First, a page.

From the Missouri Conservationist Magazine
May 2020 Issue

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May Beetle
JOSEPH BERGER, BUGWOOD.ORG

Wild Guide

May Beetles | Phyllophaga spp.

Status

Common

Size

½–1 inch (adults); ¾–2 inches (larvae)

Distribution

Statewide

It’s hard to think of summer without immediately conjuring up the familiar sights and sounds of May beetles buzzing clumsily around porch lights, crashing onto the ground, lying helplessly on their backs, legs waving wildly. May beetles are nocturnal, and are drawn to light at night. They belong to a large family of beetles called scarabs. As with other scarabs, they are oval and stout and are usually brown, rusty, or black.

Ecosystem Connections

Many animals root out the grubs and eat them, including skunks, moles, and birds. Other animals, including birds and frogs, eat the adults. Several types of flies and wasps prey on the adults and larvae, laying eggs on them that hatch and devour the host.

Life Cycle

Females deposit their eggs a few inches into the soil, often near trees. The grubs live underground for one to four years (depending on species), feeding on plant roots, and descend much lower into the soil to overwinter. They emerge as adults to fly, mate, and lay eggs.

Foods

As adults, May beetles eat plant leaves and flowers. In their larval, or grub, stage, May beetles eat roots and decaying plant material in the soil.

Human Connections

When beetles are numerous, their feeding can cause serious damage to lawns and crops. The grubs serve as live fishing bait, one of the few types plentiful in spring.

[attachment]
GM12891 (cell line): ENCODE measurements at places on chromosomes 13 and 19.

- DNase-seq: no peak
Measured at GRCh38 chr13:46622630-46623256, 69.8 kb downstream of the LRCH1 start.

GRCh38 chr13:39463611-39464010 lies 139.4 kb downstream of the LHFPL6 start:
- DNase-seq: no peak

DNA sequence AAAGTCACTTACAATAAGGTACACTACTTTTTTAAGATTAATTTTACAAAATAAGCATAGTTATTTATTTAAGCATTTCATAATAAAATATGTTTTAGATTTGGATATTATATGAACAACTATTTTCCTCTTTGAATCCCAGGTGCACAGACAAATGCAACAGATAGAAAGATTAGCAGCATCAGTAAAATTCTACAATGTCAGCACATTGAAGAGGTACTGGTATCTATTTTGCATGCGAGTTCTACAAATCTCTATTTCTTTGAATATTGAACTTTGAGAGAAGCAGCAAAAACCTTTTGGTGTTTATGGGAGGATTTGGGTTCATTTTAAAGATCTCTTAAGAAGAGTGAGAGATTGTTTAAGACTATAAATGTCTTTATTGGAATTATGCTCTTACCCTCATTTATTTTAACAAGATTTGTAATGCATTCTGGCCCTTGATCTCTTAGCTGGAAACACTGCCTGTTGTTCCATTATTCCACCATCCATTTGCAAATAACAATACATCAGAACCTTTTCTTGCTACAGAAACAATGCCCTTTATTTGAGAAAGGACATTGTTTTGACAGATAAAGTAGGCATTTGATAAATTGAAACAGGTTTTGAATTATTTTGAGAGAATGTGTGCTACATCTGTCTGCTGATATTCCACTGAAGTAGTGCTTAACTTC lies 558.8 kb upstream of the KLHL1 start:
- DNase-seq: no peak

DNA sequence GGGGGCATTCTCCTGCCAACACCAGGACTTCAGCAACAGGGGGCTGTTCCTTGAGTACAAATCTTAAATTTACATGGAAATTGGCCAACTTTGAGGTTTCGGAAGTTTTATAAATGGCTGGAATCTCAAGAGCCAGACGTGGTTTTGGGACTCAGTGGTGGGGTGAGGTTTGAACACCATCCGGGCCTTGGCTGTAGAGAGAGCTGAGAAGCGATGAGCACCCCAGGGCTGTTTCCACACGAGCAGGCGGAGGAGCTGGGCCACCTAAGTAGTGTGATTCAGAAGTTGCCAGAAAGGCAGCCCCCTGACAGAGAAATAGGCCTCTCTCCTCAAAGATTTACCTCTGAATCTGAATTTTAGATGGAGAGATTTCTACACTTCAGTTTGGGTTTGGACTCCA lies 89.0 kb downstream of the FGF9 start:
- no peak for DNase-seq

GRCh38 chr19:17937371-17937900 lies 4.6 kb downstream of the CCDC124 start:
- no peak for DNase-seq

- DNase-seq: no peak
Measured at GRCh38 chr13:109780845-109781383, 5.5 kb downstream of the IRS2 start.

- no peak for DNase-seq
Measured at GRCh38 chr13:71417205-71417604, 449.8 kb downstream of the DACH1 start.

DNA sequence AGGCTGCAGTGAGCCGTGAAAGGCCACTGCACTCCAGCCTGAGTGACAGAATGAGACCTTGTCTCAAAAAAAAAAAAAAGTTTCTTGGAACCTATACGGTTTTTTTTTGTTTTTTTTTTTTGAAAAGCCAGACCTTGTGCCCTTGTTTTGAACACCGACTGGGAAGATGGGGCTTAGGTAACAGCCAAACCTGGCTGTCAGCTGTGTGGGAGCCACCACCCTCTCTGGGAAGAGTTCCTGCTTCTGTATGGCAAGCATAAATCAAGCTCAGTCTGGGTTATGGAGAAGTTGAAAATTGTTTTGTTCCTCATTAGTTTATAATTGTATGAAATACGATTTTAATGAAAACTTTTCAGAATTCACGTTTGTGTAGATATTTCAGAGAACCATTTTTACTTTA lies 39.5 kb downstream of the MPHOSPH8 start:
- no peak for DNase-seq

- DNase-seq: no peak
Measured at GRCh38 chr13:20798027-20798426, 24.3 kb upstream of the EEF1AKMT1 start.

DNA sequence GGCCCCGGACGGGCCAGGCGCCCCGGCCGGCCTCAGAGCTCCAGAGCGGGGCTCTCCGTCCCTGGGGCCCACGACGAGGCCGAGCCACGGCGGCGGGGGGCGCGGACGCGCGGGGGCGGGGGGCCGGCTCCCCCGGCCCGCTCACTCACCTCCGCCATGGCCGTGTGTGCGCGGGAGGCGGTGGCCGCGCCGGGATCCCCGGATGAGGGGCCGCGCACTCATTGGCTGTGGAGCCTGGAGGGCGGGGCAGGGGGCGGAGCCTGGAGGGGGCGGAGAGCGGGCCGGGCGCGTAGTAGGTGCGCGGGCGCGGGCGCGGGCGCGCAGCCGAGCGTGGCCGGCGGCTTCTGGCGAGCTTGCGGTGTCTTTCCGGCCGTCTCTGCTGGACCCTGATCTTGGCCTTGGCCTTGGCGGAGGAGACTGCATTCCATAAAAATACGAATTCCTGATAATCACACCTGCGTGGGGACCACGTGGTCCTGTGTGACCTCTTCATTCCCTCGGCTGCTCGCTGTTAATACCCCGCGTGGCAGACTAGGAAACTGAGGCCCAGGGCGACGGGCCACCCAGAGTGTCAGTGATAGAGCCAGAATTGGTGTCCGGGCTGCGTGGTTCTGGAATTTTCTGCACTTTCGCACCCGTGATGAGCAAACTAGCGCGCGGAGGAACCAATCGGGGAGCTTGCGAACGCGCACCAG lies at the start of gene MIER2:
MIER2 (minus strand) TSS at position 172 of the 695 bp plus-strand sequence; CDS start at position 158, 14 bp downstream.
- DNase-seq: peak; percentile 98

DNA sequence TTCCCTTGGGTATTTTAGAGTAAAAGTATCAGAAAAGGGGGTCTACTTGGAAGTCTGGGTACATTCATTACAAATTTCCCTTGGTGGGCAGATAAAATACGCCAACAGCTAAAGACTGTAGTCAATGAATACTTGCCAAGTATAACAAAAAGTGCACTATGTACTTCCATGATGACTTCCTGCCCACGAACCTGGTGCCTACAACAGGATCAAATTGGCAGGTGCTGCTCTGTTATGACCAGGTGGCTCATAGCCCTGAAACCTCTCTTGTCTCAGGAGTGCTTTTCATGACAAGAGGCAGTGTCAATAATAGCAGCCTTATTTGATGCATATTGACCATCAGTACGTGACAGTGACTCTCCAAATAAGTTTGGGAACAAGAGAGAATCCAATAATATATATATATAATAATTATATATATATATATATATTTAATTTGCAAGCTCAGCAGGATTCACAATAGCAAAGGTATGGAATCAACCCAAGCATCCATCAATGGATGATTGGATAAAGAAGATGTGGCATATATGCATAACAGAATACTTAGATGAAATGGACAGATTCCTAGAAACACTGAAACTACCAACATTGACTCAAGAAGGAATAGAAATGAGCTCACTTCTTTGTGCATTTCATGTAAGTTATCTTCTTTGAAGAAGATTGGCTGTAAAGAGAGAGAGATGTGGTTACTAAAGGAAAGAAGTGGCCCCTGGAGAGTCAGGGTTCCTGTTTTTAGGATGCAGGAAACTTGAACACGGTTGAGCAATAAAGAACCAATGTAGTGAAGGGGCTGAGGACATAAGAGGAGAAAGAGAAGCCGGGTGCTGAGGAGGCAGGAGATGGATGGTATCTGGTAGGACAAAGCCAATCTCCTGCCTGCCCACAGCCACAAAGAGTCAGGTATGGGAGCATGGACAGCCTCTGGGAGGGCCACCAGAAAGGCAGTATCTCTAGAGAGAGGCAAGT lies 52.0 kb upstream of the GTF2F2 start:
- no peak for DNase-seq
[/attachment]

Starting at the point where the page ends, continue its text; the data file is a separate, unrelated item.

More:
Did You Know?

May beetles are named for the month they are most numerous. These light-loving creatures are clumsy walkers and fliers. There are more than 400 species of these beetles, which are difficult to distinguish.

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May Beetle Larva
May Beetle Larva

Also in this issue

Bush Katydid Spreading Pollen

Spreading Life in the Darkness

Creatures seldom seen pollinate plants under the cloak of night.

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Lasting Footprints

Discover Nature Schools sets a path for future conservationists to follow.

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Pond Management

With proper care, you can avoid the pitfalls of pond ownership.

And More...

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This Issue's Staff:

Magazine Manager - Stephanie Thurber

Editor - Angie Daly Morfeld

Associate Editor - Larry Archer

Staff Writer - Bonnie Chasteen
Staff Writer - Heather Feeler
Staff Writer - Kristie Hilgedick
Staff Writer - Joe Jerek

Art Director - Cliff White

Designer - Shawn Carey
Designer - Les Fortenberry
Designer - Marci Porter

Photographer - Noppadol Paothong
Photographer - David Stonner

Circulation - Laura Scheuler